I just really wanted real-life Mario Kart so I decided to build it. Each kart will use a PCB as its frame, since its so easy to get PCBs made. I want the karts to be way overpowered so that I can replicate things such as spins after hitting bananas, slowdown over rough terrain, and drift modes. It also seems like a fun platform to play with traction control on. The karts will therefore by 4WD, with each wheel direct driven off of cheap hobby motors. A custom messaging framework on top of ESP-NOW will handle the kart control and telemetry updates. The karts will have AR tracking tags on them, which allows a Jevois smart vision camera to track their positions at >120fps with low latency, a necessary feature for implementing some Mario Kart style features.
I built a second revision of the car, but ran immediately into a major design fault. The motor drivers are unable to run from a single cell battery, and therefore the system could not drive. However, I was able to test sections of it. This system is intended to have a lot of feedback for control purposes, but still be cheap. A MPU-6500 module is included for acceleration and rotation rate measurements. Each wheel has its own motor. The motor terminals connect directly to the PCB, and the motors are held with hot glue. Each motor is independently controlled, and I designed a DIY encoder using modulated IR transmitters and receivers. A side-look IR transmitter is modulated at 50% duty cycle at 56KHz, and a side-look IR receiver is mounted on the other side of the wheel and outputs a digital low signal whenever IR of the correct frequency is received. The wheel has 6 spokes. This setup cannot detect direction, but can detect speed. I tested this, and it is working quite well, although with the expected limited resolution.
The next version needs to fix the voltage issue, but this design will enable some interesting control:
Torque vectoring control
Closed loop rate control through turns
It would be fun to test an open-loop controlled system against one with advanced control to see how much it can speed up the system. Each motor is more than powerful enough and the hard plastic wheels have very little grip, so the system will be able to drift around.
The first step for this project was determining some of the base technologies. I wanted to use the ESP32 modules as the brains and communications of the cars, since it provides a huge amount of computation ability and FreeRTOS is really convenient for handling everything needed. However, I had never done point-to-point communication with ESP32. ESP-NOW seemed like the perfect option, with allegedly low-latency and seemingly easy to use. When I started testing with it, it actually seemed to be more difficult than I'd hoped. Eventually I got it working, and to help others I made an example and wrote it up on Hackaday here.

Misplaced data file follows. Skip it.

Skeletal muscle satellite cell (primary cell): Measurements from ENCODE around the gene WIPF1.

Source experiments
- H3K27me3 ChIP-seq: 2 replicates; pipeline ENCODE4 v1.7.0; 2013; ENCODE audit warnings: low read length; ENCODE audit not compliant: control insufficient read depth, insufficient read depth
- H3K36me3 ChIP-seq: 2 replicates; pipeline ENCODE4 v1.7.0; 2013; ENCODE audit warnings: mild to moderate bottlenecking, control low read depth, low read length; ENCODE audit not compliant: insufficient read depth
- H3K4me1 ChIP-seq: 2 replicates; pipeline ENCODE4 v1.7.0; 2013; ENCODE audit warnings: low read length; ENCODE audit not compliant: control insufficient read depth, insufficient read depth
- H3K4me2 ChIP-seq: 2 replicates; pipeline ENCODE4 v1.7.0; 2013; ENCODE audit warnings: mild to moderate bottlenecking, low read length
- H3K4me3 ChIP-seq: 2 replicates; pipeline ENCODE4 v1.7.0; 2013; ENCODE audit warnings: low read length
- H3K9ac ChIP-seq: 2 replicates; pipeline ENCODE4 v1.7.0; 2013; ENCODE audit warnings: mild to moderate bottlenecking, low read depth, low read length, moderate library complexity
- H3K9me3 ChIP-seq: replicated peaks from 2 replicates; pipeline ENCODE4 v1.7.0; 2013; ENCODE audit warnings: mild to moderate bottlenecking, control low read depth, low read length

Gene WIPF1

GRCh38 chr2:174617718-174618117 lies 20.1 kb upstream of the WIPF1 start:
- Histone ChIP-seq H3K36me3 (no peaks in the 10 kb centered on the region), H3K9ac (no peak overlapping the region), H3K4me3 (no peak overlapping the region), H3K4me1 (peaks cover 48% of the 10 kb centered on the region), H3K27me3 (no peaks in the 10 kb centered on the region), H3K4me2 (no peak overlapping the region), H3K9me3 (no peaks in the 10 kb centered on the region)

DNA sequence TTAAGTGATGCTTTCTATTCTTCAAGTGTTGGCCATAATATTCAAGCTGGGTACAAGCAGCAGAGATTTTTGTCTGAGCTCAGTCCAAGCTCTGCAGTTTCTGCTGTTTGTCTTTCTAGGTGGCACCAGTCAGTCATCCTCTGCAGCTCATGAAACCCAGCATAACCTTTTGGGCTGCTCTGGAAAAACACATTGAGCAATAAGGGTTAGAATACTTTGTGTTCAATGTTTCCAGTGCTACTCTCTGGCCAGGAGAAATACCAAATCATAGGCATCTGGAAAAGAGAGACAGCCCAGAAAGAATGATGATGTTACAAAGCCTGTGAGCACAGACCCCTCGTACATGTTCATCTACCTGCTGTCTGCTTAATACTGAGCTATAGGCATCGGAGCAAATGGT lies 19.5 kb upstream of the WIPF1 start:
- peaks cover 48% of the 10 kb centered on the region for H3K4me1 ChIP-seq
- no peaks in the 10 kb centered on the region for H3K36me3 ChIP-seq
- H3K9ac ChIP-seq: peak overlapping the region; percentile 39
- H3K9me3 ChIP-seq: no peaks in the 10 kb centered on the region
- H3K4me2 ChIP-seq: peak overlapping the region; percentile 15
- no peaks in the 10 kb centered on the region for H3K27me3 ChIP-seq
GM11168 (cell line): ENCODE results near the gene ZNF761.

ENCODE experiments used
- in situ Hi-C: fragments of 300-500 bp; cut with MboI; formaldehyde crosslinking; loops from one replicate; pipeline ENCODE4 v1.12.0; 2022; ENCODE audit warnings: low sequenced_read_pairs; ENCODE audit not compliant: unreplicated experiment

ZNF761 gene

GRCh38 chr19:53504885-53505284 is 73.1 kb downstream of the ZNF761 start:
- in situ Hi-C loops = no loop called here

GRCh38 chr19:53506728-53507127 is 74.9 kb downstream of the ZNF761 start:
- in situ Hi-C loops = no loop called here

I also did some testing with the Jevois smart vision camera. I was worried that latency would be an issue. Using the AR tags however, it seemed to be able to track many at once at >120fps and very low latency. I think it should work well.
The basic idea is that a python program on my laptop would communicate with the Jevois camera to get the positions of all of the carts, communicate with a USB Xbox controller, and send commands through the ESP-NOW network with an ESP32 dev board connected via USB.
The first prototype I made was fairly simply. It uses 2 DRV8833 dual-H-bridge motor drivers to control all 4 motors. Space is made for each motor, with cutouts in the PCB for the wiring connections to pass through. In the future, the motor tabs would stick through the PCB to be soldered directly. The motor is then supported to the PCB with hot glue, which seems to be strong enough. Wheels are press fit onto the motor shafts. Since the car is so lightweight and there are four motors, I expect this to be OK (to be seen if I burn out motors too often).
I wanted to be able to write some traction control software and a drift mode, and to do that, the car needs feedback about what it is doing--likely encoders on each wheel and a gyro. This first prototype does not have a gyro, but I did try to design DIY encoders at each wheel. The wheels have 6 spokes, so I thought of sending modulated IR light (classic 38kHz, like for remote controls) through the wheel and detecting it on the other side. This would be low resolution, only 6 CPR, and provides no direction measurement, but would be very cheap. The idea is to solder the through-hole emitter and detector components directly to the PCB next to each wheel, and bend the components into place. As it turned out, the leads on the components are not quite long enough so I am rethinking the approach.
I have been using the ESP32 on a number of other projects recently, and having a robust way to program them has been a challenge. I built an adapter board that connects to a cheap USB-FTDI converter, has a reset and a bootloader button, and connects to a standard Molex cable. I can then put a cheap "picoblade" Molex 5-pin connector on my projects and easily connect to it for programming.
Unfortunately, once I built the first prototype, I was having issues programming it. The exact issue appears to be related to the flash memory inside the ESP32 WROOM module. It seems it was either damaged at the factory or was damaged during my reflow process. I may have to swap it out to get the prototype to work.